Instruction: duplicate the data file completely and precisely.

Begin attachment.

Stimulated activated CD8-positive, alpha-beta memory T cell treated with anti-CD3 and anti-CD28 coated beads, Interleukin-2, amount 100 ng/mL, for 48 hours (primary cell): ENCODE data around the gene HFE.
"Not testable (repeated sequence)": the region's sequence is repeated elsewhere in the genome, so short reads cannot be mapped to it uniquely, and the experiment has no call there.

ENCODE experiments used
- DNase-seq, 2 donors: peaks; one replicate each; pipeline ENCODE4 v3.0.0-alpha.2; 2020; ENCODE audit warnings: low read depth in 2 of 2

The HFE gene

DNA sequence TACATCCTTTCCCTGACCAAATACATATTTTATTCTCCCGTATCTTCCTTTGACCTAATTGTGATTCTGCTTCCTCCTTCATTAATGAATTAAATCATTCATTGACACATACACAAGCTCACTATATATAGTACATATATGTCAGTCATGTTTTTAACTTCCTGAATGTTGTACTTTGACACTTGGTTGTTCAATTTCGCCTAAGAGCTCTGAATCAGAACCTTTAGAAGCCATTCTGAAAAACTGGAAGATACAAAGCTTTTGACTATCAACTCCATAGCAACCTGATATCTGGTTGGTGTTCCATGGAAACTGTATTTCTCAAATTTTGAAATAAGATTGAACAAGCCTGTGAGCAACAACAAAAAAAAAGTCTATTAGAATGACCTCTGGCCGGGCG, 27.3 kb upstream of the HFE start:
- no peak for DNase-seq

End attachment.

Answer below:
Stimulated activated CD8-positive, alpha-beta memory T cell treated with anti-CD3 and anti-CD28 coated beads, Interleukin-2, amount 100 ng/mL, for 48 hours (primary cell): ENCODE data around the gene HFE.
"Not testable (repeated sequence)": the region's sequence is repeated elsewhere in the genome, so short reads cannot be mapped to it uniquely, and the experiment has no call there.

ENCODE experiments used
- DNase-seq, 2 donors: peaks; one replicate each; pipeline ENCODE4 v3.0.0-alpha.2; 2020; ENCODE audit warnings: low read depth in 2 of 2

The HFE gene

DNA sequence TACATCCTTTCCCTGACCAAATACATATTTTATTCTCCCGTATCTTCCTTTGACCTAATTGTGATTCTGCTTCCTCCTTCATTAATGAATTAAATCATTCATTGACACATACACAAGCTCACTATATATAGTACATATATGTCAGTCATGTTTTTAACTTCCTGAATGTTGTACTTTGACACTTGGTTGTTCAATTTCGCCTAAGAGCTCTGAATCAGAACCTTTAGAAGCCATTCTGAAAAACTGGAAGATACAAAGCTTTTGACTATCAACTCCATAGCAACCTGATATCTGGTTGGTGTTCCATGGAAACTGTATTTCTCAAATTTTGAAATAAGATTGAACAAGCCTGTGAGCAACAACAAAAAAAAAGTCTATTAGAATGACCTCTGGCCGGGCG, 27.3 kb upstream of the HFE start:
- no peak for DNase-seq